Let's face it, Marvel Studios has a spotty record when it comes to sequels. The billion dollar studio did an amazing job with Captain America: Winter Soldier and Guardians of the Galaxy 2. On the other hand, Iron Man 2 and Thor: Dark World may be two of the worst films in all of the Marvel Cinematic Universe. Avengers: Age of Ultron isn't really a shining spot in the catalog either. Stepping into Ant-Man and The Wasp, I realized it was a 50/50 gamble that Marvel either delivered an enthralling sequel, or I would be stuck watching something more horrendous than Mickey Rourke wielding electric whips. 

After developing nerve-racking anxiety while watching Avengers: Infinity War, it was refreshing to watch a film where the stakes were a little less high. Ant-Man and The Wasp is missing an element that most superhero movies have: a villain who wants to take over the world or destroy the galaxy. Instead, the plot is on a much smaller and more personal scale, and it works immaculately. Marvel's 20th film is more about family bonds and saving the relationships we already have. Paul Rudd's Ant-Man is rebuilding his relationship with his daughter after being put on house arrest for assisting Captain America in Civil War. Evangeline Lilly's Wasp is hell-bent on rescuing her mother from the Quantum Zone, a realm where time and space don't follow the rules. Wasp's father, Hank Pym (Michael Douglas), lost his wife during a mission thirty years prior to the film's plot, and the entire movie revolves around extracting her from the psychedelic looking Quantum Zone. Pym, using his shrinking technology, reduces the size of his lab to a suitcase so he can travel with his work. The shrunken lab becomes an item of interest for several parties, and the villains collide attempting to steal it from the heroes.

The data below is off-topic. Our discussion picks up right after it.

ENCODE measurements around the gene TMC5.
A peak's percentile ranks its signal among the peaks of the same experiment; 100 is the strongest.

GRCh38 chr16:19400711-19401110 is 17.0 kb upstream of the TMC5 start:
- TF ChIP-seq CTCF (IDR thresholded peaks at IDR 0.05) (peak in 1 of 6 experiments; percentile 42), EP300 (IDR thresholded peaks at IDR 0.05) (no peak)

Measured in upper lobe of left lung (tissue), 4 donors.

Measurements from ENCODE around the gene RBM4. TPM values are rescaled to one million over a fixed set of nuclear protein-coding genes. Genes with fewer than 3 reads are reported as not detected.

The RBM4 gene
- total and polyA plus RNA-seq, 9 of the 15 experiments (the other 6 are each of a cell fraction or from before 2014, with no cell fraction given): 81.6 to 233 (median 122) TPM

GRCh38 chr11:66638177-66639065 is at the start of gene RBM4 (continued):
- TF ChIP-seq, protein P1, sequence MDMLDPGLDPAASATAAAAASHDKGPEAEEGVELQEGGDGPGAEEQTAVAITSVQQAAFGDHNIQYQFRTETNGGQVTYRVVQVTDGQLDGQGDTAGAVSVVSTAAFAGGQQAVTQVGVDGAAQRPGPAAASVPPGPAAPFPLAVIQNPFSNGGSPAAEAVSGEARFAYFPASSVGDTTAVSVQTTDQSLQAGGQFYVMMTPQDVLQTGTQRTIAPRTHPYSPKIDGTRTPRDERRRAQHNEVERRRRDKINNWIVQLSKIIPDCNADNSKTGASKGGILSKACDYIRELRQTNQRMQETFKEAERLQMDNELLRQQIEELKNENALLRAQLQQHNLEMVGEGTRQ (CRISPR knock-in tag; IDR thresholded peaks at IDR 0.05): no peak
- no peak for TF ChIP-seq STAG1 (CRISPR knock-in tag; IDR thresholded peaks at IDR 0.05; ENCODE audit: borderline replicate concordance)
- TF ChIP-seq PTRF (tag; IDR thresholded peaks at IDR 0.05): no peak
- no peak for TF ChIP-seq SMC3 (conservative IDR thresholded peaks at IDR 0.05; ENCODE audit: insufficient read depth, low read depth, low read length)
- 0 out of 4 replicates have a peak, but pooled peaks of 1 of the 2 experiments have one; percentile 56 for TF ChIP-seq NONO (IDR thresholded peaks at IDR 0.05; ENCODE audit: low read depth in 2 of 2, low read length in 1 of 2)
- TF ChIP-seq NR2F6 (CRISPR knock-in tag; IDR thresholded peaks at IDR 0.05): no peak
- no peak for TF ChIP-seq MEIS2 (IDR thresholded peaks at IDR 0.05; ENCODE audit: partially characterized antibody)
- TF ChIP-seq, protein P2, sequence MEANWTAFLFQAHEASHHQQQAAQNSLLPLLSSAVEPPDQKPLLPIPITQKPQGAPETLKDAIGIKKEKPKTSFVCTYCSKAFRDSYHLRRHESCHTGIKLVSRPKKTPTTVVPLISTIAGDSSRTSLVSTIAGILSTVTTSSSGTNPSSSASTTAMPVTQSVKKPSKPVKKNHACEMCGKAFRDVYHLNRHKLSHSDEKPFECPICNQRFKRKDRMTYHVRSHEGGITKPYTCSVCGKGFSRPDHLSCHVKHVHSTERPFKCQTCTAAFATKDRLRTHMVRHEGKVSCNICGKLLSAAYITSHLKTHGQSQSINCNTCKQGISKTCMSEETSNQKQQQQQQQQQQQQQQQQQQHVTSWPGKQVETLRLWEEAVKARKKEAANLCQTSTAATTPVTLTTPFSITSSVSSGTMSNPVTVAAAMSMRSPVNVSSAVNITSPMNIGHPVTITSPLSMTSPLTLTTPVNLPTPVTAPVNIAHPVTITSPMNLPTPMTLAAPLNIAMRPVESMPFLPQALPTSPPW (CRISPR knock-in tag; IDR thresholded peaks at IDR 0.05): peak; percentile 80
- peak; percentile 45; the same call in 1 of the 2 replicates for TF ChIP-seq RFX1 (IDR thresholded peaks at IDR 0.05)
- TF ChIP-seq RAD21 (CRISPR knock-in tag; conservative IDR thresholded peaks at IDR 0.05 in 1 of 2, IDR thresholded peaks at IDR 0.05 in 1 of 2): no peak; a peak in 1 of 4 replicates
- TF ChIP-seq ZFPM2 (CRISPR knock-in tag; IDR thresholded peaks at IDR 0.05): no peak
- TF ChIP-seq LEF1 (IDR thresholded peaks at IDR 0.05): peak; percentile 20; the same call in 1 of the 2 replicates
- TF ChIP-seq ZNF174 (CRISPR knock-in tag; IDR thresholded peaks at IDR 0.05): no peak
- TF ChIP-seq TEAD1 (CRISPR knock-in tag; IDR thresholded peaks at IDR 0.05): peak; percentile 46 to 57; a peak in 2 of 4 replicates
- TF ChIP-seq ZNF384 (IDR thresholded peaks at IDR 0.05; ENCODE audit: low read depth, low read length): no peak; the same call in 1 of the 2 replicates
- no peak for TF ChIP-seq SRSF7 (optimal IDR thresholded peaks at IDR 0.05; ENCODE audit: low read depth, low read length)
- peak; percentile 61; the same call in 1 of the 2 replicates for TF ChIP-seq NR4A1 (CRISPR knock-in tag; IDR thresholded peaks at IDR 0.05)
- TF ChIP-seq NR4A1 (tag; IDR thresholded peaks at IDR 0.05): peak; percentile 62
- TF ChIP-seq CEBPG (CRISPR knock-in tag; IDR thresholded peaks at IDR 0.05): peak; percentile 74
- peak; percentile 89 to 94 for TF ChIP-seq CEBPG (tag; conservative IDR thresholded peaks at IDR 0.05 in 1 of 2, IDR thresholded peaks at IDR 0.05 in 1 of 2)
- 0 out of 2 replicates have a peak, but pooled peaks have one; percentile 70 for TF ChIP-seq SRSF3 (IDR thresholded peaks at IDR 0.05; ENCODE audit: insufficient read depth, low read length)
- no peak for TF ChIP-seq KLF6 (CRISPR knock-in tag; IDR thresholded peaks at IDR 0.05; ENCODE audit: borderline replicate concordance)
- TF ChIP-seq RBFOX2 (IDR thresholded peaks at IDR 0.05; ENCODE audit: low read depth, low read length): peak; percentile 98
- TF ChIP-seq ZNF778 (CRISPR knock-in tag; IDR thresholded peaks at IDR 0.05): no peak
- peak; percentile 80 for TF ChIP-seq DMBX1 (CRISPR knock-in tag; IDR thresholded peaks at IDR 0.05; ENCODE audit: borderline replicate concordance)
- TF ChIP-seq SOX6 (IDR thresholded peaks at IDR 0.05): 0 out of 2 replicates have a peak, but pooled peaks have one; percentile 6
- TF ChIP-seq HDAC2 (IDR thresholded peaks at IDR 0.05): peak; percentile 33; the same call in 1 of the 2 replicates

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The main villain of the film is a gorgeous yet deadly woman named Ghost (Hannah John-Kamen). Ghost's name exemplifies her powers. The slippery and deadly assassin can phase through anything she pleases, from building walls to human flesh. She has no intentions of stealing the lab to hurt people. In fact, her motives are very personal, giving the villain a goal that is firmly planted in reality. Much like Ant-Man and his squad, Ghost is dealing with the echoes of her past. The less threatening villains of the film, led by Southern gentleman Sunny Burch (Walton Goggins), are on a mission to steal the lab as well, to sell it to the highest bidder. Their presence, and the clumsy law enforcement officers tracking Ant-Man, keep the plot moving whenever things seem to settle down for a second. 

Ant-Man and The Wasp will join the ranks along with Civil War as one of Marvel's wondrous sequels. Keeping the plot on a small scale, and working with a more intimate storyline, worked wonders for director Peyton Reed. The humor and action eclipse the original Ant-Man movie, and Marvel avoided adding any easy Avenger cameos for fan service. Instead, Ant-Man and The Wasp is a self-contained Summer thrill ride that focuses on family. Like many other films in the MCU, the Ant-Man sequel does feature two post-credit scenes. The first of which connects directly to Avengers 4, and leaves the heroes on an interesting yet familiar cliff-hanger. 

If you're looking for a film with the cinematic scope of Black Panther, the stunning visuals of Doctor Strange, or the outright epicness of Infinity War, Ant-Man and The Wasp will let you down. If you're looking for a fun Summer flick that offers a heartwarming story with spot-on humor, this is the movie for you.